KAMPALA- Former Coordinator of the military intelligence, David Sejusa has warned the Church against collaboration with the State, saying the move may end up driving Christians from God’s sanctuary.
General Sejusa’s threats came through a tweet he posted in response to a heated debate of following a proposal by the Catholic Church to start deducting the 10% tithe from Government workers’ salaries.
Recently, Cyprian Lwanga, the Archbishop of Kampala Archdiocese caused public stir when he announced that the Catholic Church in Uganda is considering compelling the Central Government to embark on the compulsory deduction of the 10% tithe from their monthly salaries from Catholic faiths.
Lwanga made the remarks while addressing congregants at Lubaga Cathedral, where he raised concerns over the failure by many Catholics, who have been found of ‘cheating’ God by abdicating their religious role to pay the tithe, saying this has slowed pace at which the Church carries out its work.
In his summon, Lwanga was quoted saying that some Catholics lie to God that they pay church tithe off their monthly salaries and at the time of mass, Catholics just pick whatever they get from their pockets and give in yet the tithe the Bible stipulates is 10% of their monthly salary.
He furthered his argument by citing an example in Germany where the Government takes the responsibility of collecting the church’s monthly tithe from salaries and hands it to respective Catholic Church leaders.
Lwanga’s proposal was met with a lot of public criticism and saw one guest on NTV Men who goes by the names Pyepar Faisal who remarked that, “The church will one day ask the state to enforce Sunday service mass attendance. It has started with tithe.”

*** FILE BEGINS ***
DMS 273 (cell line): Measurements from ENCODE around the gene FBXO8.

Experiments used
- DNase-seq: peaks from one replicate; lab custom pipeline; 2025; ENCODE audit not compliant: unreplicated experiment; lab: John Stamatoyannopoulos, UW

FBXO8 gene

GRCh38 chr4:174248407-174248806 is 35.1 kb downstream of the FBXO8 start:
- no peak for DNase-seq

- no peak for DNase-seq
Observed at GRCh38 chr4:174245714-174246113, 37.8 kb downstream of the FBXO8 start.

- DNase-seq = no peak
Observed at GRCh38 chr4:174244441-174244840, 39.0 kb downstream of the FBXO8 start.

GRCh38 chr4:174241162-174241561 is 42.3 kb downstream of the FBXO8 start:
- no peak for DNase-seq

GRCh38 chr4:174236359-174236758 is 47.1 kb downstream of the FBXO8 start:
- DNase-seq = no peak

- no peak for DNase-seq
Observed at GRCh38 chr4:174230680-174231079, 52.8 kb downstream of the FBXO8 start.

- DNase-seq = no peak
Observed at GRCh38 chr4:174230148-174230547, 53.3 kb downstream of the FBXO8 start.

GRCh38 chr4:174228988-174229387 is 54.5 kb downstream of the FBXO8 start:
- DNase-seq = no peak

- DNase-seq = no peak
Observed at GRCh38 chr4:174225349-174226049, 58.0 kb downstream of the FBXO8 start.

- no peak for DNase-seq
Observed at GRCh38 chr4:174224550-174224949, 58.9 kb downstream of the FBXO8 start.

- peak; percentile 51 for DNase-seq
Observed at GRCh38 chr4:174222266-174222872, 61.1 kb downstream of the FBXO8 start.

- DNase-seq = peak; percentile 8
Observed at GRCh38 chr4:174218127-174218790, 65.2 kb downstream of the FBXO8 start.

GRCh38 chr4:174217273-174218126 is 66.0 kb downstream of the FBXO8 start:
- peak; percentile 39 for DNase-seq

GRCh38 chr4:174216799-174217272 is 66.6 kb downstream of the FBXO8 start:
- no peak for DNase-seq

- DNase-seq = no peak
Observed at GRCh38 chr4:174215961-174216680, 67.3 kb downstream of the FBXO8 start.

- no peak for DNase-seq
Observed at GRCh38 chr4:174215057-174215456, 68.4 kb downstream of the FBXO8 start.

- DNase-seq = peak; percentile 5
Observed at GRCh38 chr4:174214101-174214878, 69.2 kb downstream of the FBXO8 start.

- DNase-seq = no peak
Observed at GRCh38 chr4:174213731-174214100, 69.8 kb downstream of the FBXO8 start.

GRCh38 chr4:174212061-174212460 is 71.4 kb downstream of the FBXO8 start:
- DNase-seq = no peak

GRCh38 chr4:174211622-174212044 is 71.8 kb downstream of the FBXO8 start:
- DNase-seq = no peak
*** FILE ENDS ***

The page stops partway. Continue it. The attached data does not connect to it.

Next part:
Sejusa responded to the tweet noting, “As in Europe. He quotes Germany which levies 9% of annual income tax. The result, Last year alone, Shs700,000 Catholics left the church! Actually, 600 Catholic churches have closed! Collaborate with the state at own peril.”
The General’s remarks come at a time when President Yoweri Museveni pledged Shs500M to support the construction of All Saints Cathedral on Sunday and handed the church leadership Shs50M cash pending completion of the balance.
However, Lwanga isn’t the first man of God to find himself in the eye of the storm over tithe remarks.
In February 2018, Pastor Robert Kayanja of the Rubaga Miracle Center Cathedral asked President Yoweri Museveni to consider allocating 10% of government’s annual budget to the Church as a tithe offering to God saying this would be critical at putting an end to the country’s perennial dependence on other countries and world bodies for development.
The controversial Pastor went further asking to have the 10% national budget be placed in the hands of President Museveni to hand it to the Church, “because he is a believer and most trusted in the country to carry out the biblical duties.
“There is a blessing that comes to people when they tithe. Israel has survived on that. You (Museveni) have given much, such as cars to bishops, you have financed many church projects and…you have opened up more churches than any other president. But now there is much more when resources are given to any leader for the purposes of God. Our 10% as a nation if given to God, the remaining 90% will do much more,” Kayanja said at the time.
The 2018/2019 national budget is worth Shs32,567.4Trn and if Government was to take up the advice of Kayanja, that would require it to set aside about Shs3.2Bn and with Works and Transport sector having walked away with Shs4.7Trn, their budget accounted for 16% of the budget.
This would mean that the church would earn more money from Government compared to critically funded sectors like; Education Shs2,776.53 trillion, Health Shs1.714,26, Security Shs1,353,10 trillion and Energy Shs2,575,83 trillion.